Seniors: How to Keep Your Retirement Safe from Online Scams

The growing number of internet crimes targeting senior adults is mind-blowing.

In 2021, more than 92,000 people over the age of 60 reported losses of $ 1.7 billion, according to IC3, the FBI’s Internet Crime division. That number reflects a 74 percent increase in losses from 2020.

These numbers tell us a few things. They tell us that scamming the elderly is a multi-billion-dollar business for cybercriminals. It also tells us that regardless of how shoddy or obvious online scams may appear to anyone outside the senior community, they are working.

However, information is power. Senior adults can protect their hard-earned retirement funds and government benefits by staying informed, adopting new behaviors, and putting tools in place designed to stop scammers in their tracks. And, when possible, family, friends, and caregivers can help.

The FBI said confidence fraud and romance scams netted over $ 281 million in losses.

The top four types of scams targeting seniors: Romance scams (confidence scams), fake online shopping, false utility representatives, and government agent imposters. Here’s how to make a few shifts to mindset and your daily routine and steer clear of digital deception.

5 Safeguards to Protect Your Retirement

  1. Stop. Do not share. Often phone or internet scams targeting seniors carry distinctive emotional triggers of elation (you won), fear (you owe), or empathy (please help). For instance, a phony source might urge: “You must send admin fees immediately to access your sweepstake winnings. ” Or “You must provide your social security number to stop this agency penalty.” FBI and Better Business Bureau fraud experts advise senior adults to stop and think before taking any action. Be aware of common phishing scams that include legitimate-looking email messages from a bank, federal agency, or service provider requesting you to “verify” personal information. The number one rule: Never give out any personal information such as a Social Security number, bank account numbers, Medicare numbers, birthdate, maiden names, work history, or your address.
  2. Level up your security. Changing times call for new tools and new behaviors online. Consider adopting best practices such asinstalling McAfee security software, using strong passwords with Two-Factor Authentication (2FA), and knowing how to identify phishing and malware scams are fundamental components of digital literacy. For a deeper dive into cybersecurity best practices,read more.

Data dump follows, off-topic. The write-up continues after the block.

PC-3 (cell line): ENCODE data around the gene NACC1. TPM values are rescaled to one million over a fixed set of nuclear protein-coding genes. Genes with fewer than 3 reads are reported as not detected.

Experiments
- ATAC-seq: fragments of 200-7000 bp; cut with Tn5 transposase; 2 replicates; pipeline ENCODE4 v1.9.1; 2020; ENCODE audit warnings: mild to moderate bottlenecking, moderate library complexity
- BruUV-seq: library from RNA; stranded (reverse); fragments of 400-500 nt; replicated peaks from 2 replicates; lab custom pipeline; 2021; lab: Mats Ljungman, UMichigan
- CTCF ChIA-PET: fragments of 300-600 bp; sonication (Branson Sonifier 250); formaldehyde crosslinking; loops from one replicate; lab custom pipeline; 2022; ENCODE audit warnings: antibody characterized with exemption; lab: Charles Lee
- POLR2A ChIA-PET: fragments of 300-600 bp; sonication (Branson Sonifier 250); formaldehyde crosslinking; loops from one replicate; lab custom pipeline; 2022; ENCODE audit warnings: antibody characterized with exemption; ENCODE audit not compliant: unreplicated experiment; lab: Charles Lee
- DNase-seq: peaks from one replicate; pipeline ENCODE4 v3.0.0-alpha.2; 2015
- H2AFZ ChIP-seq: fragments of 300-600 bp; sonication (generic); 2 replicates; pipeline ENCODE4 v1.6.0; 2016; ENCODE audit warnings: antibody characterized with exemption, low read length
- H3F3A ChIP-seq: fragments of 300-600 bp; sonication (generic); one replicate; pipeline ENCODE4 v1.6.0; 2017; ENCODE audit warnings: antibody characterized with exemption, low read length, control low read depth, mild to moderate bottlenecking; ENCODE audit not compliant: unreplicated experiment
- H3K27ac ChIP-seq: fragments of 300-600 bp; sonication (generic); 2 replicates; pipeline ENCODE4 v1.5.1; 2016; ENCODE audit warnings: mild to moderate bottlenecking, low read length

3. Discuss new scams. Scammers rapidly adjust their tactics to current events such as the pandemic, tax season, or an economic crisis to emotionally bait senior adults. If you are a senior adult, check out weekly consumer alerts from IC3 or AARP to stay on top of the types of scams you may encounter. If you are a relative or caregiver to a senior adult, stay informed, discuss these scams with your loved one, and explore other ways to help
  4. Research all charities. Senior adults get daily calls, emails, or even Facebook messages trying to bilk them of their money. It’s essential to do your research. Before donating to a charity, you can consult Give.Org or Charity Navigator to verify the request is legitimate.
  5. Report all scams and scam attempts. If you’ve been a victim of an online scam or even targeted unsuccessfully, report the incident immediately. Any consumer canreport online scams at the FBI’s IC3 website. Credit, debit, or bank account fraud should be immediately reported to your bank.

Just as the seasons change in our lives, so too must our behaviors when connecting to people and information via our devices. Cybercriminals target older people because they assume they aren’t as informed about schemes or technically savvy as younger people. Senior adults and their loved ones can work daily to change that narrative. With the right mindset, information, and tools, seniors can connect online with confidence and enjoy their golden years without worrying about digital deception.